“Look at what happened to Prisons and BDF where second in command were overlooked for outsiders, and these are the people who had sacrificially served for donkey’s years hoping for a seat at the ladder’s end. The frequency of the changes, at times affecting the same Ministry or individual also demonstrates some level of ineptitude, clumsiness and lack of foresight from those in charge,” remarked the PS who added that their view is that the transfers are not related to anything but “settling scores, creating corruption opportunities and pushing out perceived dissident and former president, Ian Khama’s alleged loyalists and most of these transfers are said to be products of intelligence detection.”
Partly blaming Khama for the mess and his unwillingness to let go, the PS dismissed Masisi for falling to the trap and failing to outgrow the destructive tiff. “Khama is here to stay and the sooner Masisi comes to terms with the fact that he (Masisi) is the state President, the better. For a President to still be making these changes and transfers signals signs of a confused man who has not yet started rolling his roadmap, if at all it was ever there. I am saying this because any roadmap comes with key players and policies,” he concluded.
The Ministry of Health and Wellness seems to be the most hard-hit by the transfers, having experienced three Permanent Secretaries changes within a year and a half. Insiders say the changes have everything to do with the Ministry being the centre of COVID-19 tenders and economic opportunities. “The buck stops with the PS and no right-thinking PS can just allow glaring corruption under his watch as an accounting officer. Technocrats are generally law abiding, the pressure comes with politically appointed leaders racing against political terms to loot,” revealed a director in the Ministry preferring anonymity.
The latest transfer of Kabelo Ebineng she says was also motivated by his firm attitude against the President’s blue-eyed Task Team boys. “The Task Team wants to own the COVID-19 pandemic and government interventions and always cry foul when the Ministry reasserts itself as mandated by law,” said the director who added that Masisi who was always caught between the crossfire decided on sacrificing Ebineng to the joy of his team as they (Task Team) were in the habit of threatening to resign citing Ebineng as the problem.
Ebineng joins the Office of the President as a deputy Coordinator (government implementation and coordination office).The incoming PS is the soft-spoken Grace Muzila, known and described by her close associates as a conformist albeit knowledgeable.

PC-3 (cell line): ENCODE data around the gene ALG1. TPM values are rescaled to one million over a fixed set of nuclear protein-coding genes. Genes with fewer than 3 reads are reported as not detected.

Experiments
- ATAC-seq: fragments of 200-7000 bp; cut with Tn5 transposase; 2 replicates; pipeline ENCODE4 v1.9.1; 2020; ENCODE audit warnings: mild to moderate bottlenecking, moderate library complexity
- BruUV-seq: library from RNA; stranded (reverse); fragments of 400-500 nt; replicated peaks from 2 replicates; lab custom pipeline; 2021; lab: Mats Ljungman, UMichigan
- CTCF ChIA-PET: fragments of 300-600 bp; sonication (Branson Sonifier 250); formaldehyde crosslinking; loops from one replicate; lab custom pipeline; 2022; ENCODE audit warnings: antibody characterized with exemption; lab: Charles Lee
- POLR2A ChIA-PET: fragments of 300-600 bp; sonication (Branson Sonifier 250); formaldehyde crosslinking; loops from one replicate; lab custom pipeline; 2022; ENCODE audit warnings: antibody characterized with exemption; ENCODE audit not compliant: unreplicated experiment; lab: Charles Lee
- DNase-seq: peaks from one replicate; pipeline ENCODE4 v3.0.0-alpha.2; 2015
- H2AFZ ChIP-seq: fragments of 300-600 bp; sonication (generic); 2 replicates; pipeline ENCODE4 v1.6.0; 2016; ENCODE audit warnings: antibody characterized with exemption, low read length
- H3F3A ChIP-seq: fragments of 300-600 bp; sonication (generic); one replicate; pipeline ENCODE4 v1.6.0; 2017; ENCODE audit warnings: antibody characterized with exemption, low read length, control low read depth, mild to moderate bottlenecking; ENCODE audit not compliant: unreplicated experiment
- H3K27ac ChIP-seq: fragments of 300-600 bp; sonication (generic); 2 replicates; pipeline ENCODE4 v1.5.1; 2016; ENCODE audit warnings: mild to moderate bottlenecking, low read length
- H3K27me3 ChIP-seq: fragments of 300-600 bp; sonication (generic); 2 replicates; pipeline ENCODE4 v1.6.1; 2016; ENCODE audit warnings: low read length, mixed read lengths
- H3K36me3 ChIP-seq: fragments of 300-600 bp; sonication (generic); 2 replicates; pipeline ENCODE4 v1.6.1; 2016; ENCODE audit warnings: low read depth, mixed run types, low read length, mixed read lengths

One of the losers in the grand scheme is Thato Raphaka who many had seen as the next PSP because of his experience and calm demeanour following a declaration of interest in the Southern African Development Community (SADC) Secretary post by the current PSP, Elias Magosi.
But hardly ten months into his post, Raphaka has been transferred out to the National Strategy Office in what many see as a demotion of some sort. Other notable changes coming into OP are Pearl Ramokoka formerly with the Employment, Labour and Productivity Ministry coming in as a Permanent Secretary and Kgomotso Abi as director of Public Service Reforms.
One of the ousted senior officers in the Office of the President warned that there are no signs that the changes and transfers will stop anytime soon: “If you are observant you would have long noticed that the changes don’t only affect senior officers but government decisions as well. A decision is made today and the government backtracks on it within a week. Not only that, the President says this today, and his deputy denies it the following day in Parliament,” he warned.
Some observers have blamed the turmoil in the civil service partly to lack of accountable presidential advisers or kitchen cabinet properly schooled on matters of statecraft. They point out that politicians or those peripheral to them should refrain from hampering the technical and organizational activities of public managers – or else the party (reshuffling) won’t stop.
In the view expressed by some Permanent Secretaries, Elias Magosi, has not really been himself since joining the civil service; and has cut a picture of indifference in most critical engagements; the most notable been a permanent secretaries platform which he chairs. As things stand there is need to reconcile the imperatives of democracy and democracy in Botswana. Peace will rein only when public value should stand astride the fault that runs between politicians and public managers.
Former Permanent Secretary to the President, Carter Morupisi, is fighting for survival in a matter in which the State has charged him and his wife, Pinnie Morupisi, with corruption and money laundering.